Prize-winner Klay to discuss lauded book ‘Redeployment’

Veterans always come home with war stories. Phil Klay, a Marine and Iraq War veteran, also came home with questions.

Those questions Klay had for himself are explored in Redeployment, a collection of 12 short stories that recount a number of perspectives on the experience of servicemen. The book was named the National Book Award winner in 2014 and made the New York Times’ list of “10 Best Books of 2014.”

It’s also this year’s winner of The Chautauqua Prize. Klay will receive the prize and host a reading and signing at 1:30 p.m. Saturday in the Hall of Philosophy.

Klay’s path to service was one he said was shaped by his family, which he said “had a lot of respect for the idea of public service.” When Klay was in high school, he thought he would probably end up in the Foreign Service.

But when the Iraq War began while he was in college, his mind changed.

“It seemed like that was the most logical thing to do to try and be a part of what was happening, for worse or for better,” Klay said.

Klay joined the Marines and was deployed to the Anbar Province of Iraq. While there are aspects of his personal experiences in Anbar that “crop up” in the book from time to time, he said they mostly served to inform the different perspectives and situations portrayed in Redeployment’s stories.

“It’s not me trying to explain my personal experience,” Klay said. “That’s not why I wrote the book. It’s me trying to grapple with a lot of the questions that my time overseas raised for me.”

For Klay, fiction felt like the only way to truly tackle those questions.

“Figuring this out was not possible in any other form,” Klay said.

Sherra Babcock, vice president and Emily and Richard Smucker Chair for Education, said she found Klay’s choice of the short story form particularly fitting for what he writes about in Redeployment.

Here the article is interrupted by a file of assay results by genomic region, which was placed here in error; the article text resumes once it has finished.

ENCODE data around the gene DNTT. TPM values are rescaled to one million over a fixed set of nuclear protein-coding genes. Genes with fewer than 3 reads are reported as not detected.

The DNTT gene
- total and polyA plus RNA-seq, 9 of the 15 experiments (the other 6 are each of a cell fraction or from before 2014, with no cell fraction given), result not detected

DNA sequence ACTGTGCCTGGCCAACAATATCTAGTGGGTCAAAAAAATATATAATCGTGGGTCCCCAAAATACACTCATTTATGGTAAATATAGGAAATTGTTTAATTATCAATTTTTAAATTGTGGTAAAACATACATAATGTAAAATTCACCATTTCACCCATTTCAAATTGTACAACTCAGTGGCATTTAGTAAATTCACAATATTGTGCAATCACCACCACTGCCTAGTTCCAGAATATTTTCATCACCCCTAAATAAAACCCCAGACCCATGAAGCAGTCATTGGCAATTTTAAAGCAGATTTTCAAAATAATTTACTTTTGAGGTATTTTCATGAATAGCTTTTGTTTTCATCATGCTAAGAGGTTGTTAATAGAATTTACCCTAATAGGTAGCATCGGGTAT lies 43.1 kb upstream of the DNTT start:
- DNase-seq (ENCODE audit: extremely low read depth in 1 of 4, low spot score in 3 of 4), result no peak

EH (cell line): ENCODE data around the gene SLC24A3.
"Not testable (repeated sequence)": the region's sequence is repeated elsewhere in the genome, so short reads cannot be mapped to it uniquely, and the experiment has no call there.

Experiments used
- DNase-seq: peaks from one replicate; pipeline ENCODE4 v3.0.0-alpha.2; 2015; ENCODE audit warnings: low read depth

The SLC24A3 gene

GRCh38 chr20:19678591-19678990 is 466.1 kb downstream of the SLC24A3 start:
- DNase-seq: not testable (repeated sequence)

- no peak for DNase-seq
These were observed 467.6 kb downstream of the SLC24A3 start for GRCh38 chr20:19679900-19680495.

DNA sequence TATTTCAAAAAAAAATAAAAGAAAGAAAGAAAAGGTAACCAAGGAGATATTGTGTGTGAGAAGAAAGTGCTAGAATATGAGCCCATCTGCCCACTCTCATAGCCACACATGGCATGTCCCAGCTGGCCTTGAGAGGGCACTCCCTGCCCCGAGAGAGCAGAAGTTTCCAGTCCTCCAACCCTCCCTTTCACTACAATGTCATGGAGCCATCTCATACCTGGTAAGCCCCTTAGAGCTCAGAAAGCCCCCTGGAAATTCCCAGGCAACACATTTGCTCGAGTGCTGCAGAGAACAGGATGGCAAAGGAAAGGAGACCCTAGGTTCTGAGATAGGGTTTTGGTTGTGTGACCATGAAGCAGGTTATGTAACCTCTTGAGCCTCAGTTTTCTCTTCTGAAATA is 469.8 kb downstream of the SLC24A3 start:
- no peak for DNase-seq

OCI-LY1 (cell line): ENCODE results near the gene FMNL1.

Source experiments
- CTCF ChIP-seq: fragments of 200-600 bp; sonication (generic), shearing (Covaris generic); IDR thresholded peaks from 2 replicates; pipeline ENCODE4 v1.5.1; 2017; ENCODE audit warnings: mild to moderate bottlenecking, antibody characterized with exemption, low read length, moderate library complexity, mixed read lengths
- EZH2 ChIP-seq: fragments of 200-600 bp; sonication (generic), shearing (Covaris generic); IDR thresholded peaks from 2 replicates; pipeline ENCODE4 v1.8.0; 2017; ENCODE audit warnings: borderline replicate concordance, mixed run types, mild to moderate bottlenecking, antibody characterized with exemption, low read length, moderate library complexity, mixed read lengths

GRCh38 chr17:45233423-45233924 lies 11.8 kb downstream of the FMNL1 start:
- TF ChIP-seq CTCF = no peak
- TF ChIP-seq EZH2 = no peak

“I think it’s the perfect venue for writing about the war because there’s no one war experience,” Babcock said. “He’s so able to get into so many people’s vernacular and heads that I think it gives us a much more complete experience of what war is like.”

Klay said exploring those different experiences was important, and that while there is a cultural image of the Iraq War, he didn’t let certain tropes or stereotypes limit his writing.

“The experience is very broad,” Klay said. “There are clichés that pop up in real life. Thinking about clichés was not so much how I tried to approach the work as it was thinking about what I wanted to say about how the ideas about war that people have inform the way that they treat veterans.”

Klay also said people don’t go to the war and just come back.

“You go to war with all the stories that you’ve got about war rattling around in your head and you come back with stories you’ve been telling yourself about war,” Klay said. “I wanted to address that aspect of the experience.”

Klay found each story was “challenging in its own regard,” but he said war is generally a hard topic to write about, even in fiction.

“Writing about war takes you to some fairly dark places, and there were a lot of difficult thoughts,” Klay said.

While the subject matter may be hard to stomach for some, Klay said, people ultimately want to read about war because it’s important.

“We are a nation that goes to war,” Klay said. “We use military force on a very regular basis. And if we want to understand ourselves as a country, we need to understand not just the experiences of service members, but also what those experiences might tell us about ourselves.”